Corrections and clarifications: The headline of this story was updated to reflect that the Osundairo brothers are accused of carrying out the attack against Jussie Smollett.
The two brothers who say "Empire" actor Jussie Smollett paid them to stage his Jan. 29 assault announced Tuesday that they have filed a federal defamation lawsuit against his legal team, including celebrity attorney Mark Geragos.
Abimbola "Bola" (also known as Abel) and Olabinjo "Ola" Osundairo didn't appear at the Chicago press conference to announce the lawsuit against Geragos and one of his partners, Tina Glandian.
Gloria Schmidt, the Chicago attorney who represented them when they were declared suspects and arrested by Chicago police in February, presided over the affair. She said her two clients "deserve to have their reputations restored" and read a statement from the brothers.
"We have sat back and watched lie after lie being fabricated about us in the media, only so one big lie can continue to have life," the Osundairos' statement read. "These lies are destroying our character and reputation... Anyone who knows us know we do not have hate, that is not who we are... We will no longer sit back and allow these lies to continue."
The lawsuit, obtained by USA TODAY, asserts that after the collapse of the criminal case against Smollett in late March, Geragos and Glandian defamed the Osundairo brothers multiple times in public statements and in the media, claiming they "criminally attacked" and "criminally battered" the actor and that they may have been wearing "whiteface" during the attack.
In addition, the lawsuit argues that Glandian "falsely stated that the brothers are involved in illegal steroid trafficking," and that she inferred in a podcast interview that one of the brothers engaged in sex with Smollett.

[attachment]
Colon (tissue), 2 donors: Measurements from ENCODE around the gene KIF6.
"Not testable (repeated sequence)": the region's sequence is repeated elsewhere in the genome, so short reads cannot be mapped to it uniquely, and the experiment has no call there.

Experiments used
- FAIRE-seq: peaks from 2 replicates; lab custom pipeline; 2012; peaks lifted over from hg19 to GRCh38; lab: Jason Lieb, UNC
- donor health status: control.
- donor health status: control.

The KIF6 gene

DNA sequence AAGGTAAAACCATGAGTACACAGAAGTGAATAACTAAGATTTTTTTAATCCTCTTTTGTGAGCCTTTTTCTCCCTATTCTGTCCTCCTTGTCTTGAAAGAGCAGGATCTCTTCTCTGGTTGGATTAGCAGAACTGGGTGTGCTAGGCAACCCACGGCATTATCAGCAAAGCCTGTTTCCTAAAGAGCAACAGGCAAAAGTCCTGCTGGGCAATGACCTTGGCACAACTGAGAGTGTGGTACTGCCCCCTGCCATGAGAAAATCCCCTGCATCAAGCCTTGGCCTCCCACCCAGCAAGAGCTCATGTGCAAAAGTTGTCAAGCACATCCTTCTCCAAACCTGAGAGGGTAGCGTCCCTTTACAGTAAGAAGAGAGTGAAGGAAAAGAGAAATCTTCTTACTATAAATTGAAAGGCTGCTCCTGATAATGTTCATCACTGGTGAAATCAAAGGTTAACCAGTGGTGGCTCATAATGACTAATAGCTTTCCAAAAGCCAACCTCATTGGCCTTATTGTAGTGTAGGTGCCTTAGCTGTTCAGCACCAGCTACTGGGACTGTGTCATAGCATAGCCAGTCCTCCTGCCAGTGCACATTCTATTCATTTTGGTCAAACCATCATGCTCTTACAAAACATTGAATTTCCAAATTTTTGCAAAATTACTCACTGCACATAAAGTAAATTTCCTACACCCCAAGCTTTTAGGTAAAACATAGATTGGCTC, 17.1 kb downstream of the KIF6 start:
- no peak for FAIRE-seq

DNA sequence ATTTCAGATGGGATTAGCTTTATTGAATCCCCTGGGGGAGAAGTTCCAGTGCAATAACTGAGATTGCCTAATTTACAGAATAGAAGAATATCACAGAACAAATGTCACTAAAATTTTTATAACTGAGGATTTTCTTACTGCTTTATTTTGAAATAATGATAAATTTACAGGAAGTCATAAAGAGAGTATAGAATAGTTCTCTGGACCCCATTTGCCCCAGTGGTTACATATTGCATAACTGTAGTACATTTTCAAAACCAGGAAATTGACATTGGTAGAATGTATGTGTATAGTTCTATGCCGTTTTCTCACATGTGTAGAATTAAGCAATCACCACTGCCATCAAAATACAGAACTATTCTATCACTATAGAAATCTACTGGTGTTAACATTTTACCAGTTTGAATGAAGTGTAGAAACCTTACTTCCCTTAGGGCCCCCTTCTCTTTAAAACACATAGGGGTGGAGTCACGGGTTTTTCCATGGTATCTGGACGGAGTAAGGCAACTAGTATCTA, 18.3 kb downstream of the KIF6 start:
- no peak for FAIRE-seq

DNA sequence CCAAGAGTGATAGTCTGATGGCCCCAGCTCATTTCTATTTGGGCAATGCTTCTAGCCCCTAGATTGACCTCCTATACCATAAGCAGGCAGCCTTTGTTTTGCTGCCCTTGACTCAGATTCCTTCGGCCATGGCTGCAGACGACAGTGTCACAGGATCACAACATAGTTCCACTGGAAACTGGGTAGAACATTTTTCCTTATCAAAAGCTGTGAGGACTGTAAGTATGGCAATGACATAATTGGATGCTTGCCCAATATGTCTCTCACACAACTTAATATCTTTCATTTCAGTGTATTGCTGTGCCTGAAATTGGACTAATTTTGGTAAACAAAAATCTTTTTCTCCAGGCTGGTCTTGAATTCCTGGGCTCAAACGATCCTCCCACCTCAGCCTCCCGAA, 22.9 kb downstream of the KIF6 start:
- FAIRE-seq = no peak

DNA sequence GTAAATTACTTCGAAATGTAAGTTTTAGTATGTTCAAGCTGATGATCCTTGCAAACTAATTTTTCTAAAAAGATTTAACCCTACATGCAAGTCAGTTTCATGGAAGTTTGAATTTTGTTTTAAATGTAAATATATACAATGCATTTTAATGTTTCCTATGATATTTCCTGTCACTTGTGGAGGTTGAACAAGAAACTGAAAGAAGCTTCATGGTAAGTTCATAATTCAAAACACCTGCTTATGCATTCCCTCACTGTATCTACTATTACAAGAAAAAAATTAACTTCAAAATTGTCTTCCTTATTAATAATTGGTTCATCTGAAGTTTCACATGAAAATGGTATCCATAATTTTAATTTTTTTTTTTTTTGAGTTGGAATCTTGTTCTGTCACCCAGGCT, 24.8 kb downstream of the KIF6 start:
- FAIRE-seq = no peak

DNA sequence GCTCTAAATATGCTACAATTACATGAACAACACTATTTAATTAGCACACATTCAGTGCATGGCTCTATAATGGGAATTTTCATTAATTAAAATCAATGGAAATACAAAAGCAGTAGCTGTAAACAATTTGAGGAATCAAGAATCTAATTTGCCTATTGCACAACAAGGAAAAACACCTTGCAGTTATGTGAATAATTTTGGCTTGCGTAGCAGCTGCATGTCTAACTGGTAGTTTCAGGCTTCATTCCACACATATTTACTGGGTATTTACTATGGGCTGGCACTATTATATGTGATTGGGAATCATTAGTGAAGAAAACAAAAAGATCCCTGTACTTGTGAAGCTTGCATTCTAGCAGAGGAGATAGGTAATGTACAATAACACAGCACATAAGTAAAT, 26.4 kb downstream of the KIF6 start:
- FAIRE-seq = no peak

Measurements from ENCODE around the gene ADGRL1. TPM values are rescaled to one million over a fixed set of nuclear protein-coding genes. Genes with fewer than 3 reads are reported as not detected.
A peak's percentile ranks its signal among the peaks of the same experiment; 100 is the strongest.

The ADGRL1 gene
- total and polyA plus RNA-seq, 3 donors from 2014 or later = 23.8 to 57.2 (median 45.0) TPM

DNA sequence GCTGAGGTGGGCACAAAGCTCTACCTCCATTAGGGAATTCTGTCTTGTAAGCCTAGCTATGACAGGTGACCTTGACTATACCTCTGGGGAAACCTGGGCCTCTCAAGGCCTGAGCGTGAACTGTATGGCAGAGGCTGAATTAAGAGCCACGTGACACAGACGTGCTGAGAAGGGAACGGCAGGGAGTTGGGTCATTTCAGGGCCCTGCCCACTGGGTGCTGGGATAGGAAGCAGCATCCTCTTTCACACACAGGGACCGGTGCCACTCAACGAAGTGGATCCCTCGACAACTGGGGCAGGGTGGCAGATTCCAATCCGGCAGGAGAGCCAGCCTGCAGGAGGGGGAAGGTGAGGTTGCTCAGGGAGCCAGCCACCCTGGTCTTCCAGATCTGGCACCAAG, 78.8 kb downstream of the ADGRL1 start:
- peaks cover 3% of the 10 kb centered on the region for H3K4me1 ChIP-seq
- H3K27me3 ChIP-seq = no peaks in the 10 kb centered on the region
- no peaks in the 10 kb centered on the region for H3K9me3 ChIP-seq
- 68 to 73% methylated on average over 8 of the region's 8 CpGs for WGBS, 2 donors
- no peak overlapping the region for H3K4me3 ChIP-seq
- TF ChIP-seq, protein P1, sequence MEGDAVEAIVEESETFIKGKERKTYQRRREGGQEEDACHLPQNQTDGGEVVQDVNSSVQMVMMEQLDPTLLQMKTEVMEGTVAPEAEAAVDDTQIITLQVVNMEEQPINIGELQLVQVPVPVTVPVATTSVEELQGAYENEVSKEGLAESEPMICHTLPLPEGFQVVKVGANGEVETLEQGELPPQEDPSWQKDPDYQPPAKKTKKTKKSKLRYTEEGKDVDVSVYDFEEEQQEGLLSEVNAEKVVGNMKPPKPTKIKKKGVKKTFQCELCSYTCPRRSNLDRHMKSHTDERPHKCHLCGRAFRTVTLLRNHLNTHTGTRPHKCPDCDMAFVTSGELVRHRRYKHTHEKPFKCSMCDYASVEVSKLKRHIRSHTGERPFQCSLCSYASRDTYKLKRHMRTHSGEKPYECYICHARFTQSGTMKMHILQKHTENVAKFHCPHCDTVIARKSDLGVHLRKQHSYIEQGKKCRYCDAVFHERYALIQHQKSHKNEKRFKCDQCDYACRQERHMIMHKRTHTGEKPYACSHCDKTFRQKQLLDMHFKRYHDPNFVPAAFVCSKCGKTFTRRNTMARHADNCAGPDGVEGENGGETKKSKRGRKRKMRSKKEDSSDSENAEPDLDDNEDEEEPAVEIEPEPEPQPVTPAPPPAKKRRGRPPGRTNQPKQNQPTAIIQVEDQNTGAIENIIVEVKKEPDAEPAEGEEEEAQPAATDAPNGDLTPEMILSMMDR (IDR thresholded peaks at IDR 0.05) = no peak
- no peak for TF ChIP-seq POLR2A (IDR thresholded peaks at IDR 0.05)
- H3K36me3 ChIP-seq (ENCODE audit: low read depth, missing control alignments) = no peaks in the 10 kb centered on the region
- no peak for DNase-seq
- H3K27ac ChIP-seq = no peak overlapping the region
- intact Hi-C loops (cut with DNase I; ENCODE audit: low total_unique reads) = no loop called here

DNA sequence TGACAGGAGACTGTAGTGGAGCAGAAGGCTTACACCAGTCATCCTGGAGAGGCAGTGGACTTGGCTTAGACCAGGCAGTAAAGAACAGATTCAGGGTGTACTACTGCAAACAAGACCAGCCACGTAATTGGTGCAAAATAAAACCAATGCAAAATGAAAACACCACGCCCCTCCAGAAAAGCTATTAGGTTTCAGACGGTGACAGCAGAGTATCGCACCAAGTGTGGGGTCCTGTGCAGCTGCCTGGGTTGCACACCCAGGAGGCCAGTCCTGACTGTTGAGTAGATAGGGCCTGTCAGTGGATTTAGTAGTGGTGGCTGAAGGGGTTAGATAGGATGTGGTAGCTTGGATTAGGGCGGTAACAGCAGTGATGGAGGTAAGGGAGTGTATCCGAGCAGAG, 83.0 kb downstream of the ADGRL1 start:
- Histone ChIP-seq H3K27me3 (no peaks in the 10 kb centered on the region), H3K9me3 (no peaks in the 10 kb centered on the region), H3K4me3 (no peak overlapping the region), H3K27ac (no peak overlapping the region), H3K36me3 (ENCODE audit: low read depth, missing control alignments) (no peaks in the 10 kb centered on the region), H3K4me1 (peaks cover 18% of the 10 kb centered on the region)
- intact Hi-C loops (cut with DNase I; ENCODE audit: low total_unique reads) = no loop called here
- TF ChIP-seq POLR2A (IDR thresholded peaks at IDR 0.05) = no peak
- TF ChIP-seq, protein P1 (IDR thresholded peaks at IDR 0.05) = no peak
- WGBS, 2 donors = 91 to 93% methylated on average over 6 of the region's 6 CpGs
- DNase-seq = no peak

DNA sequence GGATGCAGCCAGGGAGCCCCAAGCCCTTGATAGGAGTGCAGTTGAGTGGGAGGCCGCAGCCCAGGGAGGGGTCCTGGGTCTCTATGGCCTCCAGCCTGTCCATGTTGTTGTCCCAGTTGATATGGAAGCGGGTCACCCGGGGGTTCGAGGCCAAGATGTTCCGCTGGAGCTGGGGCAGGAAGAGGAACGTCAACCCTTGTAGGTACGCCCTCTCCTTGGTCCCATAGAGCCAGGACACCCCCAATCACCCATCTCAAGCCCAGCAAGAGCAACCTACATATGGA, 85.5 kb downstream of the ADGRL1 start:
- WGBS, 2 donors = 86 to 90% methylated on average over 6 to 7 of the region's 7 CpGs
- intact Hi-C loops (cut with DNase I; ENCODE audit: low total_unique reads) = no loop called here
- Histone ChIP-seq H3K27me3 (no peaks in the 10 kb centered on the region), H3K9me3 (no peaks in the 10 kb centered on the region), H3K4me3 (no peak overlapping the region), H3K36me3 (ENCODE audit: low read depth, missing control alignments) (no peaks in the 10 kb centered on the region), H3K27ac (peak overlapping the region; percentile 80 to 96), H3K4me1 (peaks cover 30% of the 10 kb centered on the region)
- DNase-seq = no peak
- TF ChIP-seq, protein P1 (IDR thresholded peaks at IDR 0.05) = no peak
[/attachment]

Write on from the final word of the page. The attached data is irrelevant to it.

"Bola Osundairo is heterosexual and was dating a woman at the time," the lawsuit counters. As a Nigerian American who often visits family in Nigeria, where homosexuality is illegal, such statements endanger him, the lawsuit says.
All of these statements, the lawsuit says, were made at a "high cost" to the brothers, including damage to their careers, loss of their contracts with talent agents and "irreparable financial damage."
As a result, the lawsuit says, the brothers have "suffered significant emotional distress and feel unsafe and alienated in their local Chicago community" due to the lawyers' statements that they had "committed a gruesome hate crime, lied under oath and intentionally misled" the Chicago police.
On Feb. 16, shortly before police would have had to file charges or release them, the Osundairo brothers told detectives that Smollett had paid them to stage the attack, in which they beat him, hurled homophobic and racist slurs, draped a noose around his neck and shouted a President Trump campaign slogan.
They were released and later testified before a grand jury, which on March 8 indicted Smollett on 16 felony counts of lying to police about the attack.
Weeks later, on March 26, prosecutors dropped all the charges against Smollett. The sudden reversal prompted cries of outrage from city officials and police, who maintained that Smollett enlisted the brothers, whom he hired as personal trainers, to stage the attack to help raise his profile and his salary on "Empire."
After the charges were dropped, Smollett claimed he had been exonerated, which wasn't the case, and he continues to assert his innocence in the alleged hoax.
"Mr. Smollett's attorneys, faced with an outraged public, did not retreat after their success. Instead they doubled down, not simply affirming that Mr. Smollett was a wholly innocent victim, but that (the brothers) unequivocally led a criminally homophobic, racist, and violent attack against Mr. Smollett," the lawsuit says. "(Geragos and Glandian) made these comments knowing they were untrue to distract from Mr. Smollett's farce and to promote themselves and (their law firm)."
The city has since demanded that Smollett repay them over $131,000 for the overtime cost of the police investigation. He has refused. On April 4, the city said it was preparing to file a lawsuit to recover the money.
The Osundairo brothers, both born and raised in Chicago, are seeking a jury trial for their lawsuit.
"They told the truth, they could have remained silent, but they told the truth to the police and to the grand jury," Schmidt said at the press conference. "We want to make sure the lies and malice attacking our city, our police department and my clients are met with truth and healing."
Neither Geragos nor Glandian could be immediately reached for comment.
Jussie Smollett case timeline: How he went from victim to suspect and then was cleared of all charges
This article originally appeared on USA TODAY: Jussie Smollett case: Brothers accused of carrying out attack sue actor's legal team for defamation